] similarly reported a total dose of >50 Gy (p
= 0.049) to correlate with longer OS in the univariate analysis. In order to compare normofractionated to hypofractionated RT, we performed a PSM analysis based on the same database assessment protocol with a 1:2 matching. After exclusion of palliative treatment and adjustment for performance status and gender, hypofractionated RT appears to be non-inferior to normofractionated RT concerning OS. Although, ATC is thought to be relatively radioresistant, treatment response could be achieved with sufficient cumulative radiation doses using hypofractioned regimes.
Development of distant metastases is a common part of disease progression in patients with ATC and can thus be a limiting factor for therapy related decisions. It is considered a significant risk factor for the survival [28
]. Correspondingly, Stavas et al. [12
] demonstrated a difference in the median OS for those patients with and without distant metastases (6.4 months vs. 14.2 months), respectively. This is also comparable with the results on metastatic status that were found in the studies mentioned previously [20
]. In contrast, however, Wang et al. [16
] and our study found no impact of TNM stage on progression-free survival or OS.
In addition, Quality of life (QoL) remains one the most important therapy goals in ATC and sufficient palliation of symptoms impacts OS and PFS. Indeed, Sugitani et al. [28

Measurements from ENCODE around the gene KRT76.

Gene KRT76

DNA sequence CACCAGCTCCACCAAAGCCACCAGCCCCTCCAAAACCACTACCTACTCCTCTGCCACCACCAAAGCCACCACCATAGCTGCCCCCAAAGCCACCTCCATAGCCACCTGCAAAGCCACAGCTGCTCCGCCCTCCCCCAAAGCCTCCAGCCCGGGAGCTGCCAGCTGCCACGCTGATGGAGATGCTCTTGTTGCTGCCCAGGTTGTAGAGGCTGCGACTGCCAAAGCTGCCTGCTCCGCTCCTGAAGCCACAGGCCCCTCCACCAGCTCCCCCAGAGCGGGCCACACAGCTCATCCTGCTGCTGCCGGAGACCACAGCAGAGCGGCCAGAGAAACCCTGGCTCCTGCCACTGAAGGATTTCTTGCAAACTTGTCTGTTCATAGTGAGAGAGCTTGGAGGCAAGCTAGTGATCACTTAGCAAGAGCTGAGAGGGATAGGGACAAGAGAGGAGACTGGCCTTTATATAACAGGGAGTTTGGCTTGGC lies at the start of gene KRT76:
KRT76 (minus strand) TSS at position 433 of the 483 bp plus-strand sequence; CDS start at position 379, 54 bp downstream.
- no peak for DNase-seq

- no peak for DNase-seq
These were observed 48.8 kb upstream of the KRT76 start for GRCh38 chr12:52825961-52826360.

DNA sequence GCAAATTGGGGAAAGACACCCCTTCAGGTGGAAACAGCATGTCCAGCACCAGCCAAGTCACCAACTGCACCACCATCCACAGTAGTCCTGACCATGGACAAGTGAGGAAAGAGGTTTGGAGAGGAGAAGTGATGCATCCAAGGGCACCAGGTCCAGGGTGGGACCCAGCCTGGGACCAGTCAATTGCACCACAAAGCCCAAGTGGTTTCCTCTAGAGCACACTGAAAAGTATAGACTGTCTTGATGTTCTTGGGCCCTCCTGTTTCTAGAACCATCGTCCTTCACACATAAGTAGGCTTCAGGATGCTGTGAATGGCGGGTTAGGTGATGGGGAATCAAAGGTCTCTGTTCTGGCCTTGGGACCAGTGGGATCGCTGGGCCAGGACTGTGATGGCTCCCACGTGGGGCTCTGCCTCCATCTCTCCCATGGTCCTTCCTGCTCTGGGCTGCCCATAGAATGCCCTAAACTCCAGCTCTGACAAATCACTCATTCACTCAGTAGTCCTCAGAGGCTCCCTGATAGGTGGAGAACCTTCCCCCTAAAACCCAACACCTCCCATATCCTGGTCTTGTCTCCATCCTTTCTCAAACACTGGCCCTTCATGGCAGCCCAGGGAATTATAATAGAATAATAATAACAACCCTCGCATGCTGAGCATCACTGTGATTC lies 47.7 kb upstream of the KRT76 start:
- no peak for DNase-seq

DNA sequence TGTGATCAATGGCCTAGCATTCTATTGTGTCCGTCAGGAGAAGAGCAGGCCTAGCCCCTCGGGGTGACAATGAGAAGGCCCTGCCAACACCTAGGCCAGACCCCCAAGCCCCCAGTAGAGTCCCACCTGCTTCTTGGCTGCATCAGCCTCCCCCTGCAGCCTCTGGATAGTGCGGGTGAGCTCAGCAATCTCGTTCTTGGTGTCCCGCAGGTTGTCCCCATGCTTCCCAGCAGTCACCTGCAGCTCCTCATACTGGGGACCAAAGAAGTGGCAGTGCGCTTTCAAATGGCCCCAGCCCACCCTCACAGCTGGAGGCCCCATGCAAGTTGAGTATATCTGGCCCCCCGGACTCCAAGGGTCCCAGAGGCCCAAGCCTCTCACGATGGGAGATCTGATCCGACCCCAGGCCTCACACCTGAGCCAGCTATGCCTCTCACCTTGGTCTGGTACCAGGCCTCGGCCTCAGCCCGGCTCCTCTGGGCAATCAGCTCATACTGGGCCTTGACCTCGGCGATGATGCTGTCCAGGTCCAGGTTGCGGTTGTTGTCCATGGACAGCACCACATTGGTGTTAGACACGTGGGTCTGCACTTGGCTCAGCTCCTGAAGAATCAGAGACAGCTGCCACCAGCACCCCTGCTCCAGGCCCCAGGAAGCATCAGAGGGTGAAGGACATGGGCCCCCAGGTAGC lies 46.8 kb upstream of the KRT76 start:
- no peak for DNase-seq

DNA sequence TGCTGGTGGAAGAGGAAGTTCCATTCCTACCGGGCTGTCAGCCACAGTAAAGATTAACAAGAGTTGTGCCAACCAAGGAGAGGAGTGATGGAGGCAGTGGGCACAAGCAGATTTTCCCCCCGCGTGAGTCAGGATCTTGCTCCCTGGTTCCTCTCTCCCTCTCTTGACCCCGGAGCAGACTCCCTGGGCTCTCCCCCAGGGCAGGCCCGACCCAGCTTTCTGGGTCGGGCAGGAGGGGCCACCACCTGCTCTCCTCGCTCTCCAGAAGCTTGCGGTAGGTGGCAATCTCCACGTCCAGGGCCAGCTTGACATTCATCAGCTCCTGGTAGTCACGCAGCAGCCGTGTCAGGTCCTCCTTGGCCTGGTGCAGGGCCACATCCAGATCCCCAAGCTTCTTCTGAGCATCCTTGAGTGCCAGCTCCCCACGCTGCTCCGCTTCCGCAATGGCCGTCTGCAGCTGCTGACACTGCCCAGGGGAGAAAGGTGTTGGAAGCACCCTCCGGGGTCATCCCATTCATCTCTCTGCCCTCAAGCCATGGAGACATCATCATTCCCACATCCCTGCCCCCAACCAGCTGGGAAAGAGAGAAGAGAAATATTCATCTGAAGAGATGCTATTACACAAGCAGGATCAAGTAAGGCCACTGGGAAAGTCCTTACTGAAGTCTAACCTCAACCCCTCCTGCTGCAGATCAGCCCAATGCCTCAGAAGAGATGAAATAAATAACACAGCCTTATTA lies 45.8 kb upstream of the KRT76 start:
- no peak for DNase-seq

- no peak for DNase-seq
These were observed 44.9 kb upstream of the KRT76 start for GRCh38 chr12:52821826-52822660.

] evaluated 677 patients with ATC from 38 different institutions and identified presence of acute local symptoms, such as severe dysphonia, dysphagia, dyspnea, and progressive tumor growth <1 month (p
= 0.0014), as significant risk for shorter OS in both univariate and multivariate analysis. Correspondingly, hypofractionation was reported to achieve local control in 71% of patients in an Australian study of So et al. [17
]. It was administered to a cohort of 14 patients, who had a distant metastatic disease in 50%. In total, several studies [12
] gathered by systematic review showed that hypofractionation can sufficiently provide an acceptable local control rate of 71–82% at the time of the last follow-up or death. This is comparable to the study mentioned previously [19
] and not inferior to the results of single or combined modality treatment of Veness et al. [29
]. In our study, however, we found no local progression during RT or within follow-up (≤12 months).
Based on our data, irradiation with higher dosages per single fraction over a shorter period of time is sufficient to effectively reduce primary tumor volume. Importantly, radiotherapy-induced acute and late toxicities need to be considered using alternative fractionation regimens [30
]. We found a manageable treatment-related toxicity of hypofractionated RT in our single center cohort as well as studies included into systematic review [12
]. These results, especially of Stavas et al. [12
], are similar to our single center data and seem to have more tolerable toxicity profiles than in the previously mentioned studies. On the contrary, toxicity rates obtained in the study of Takahashi et al. [13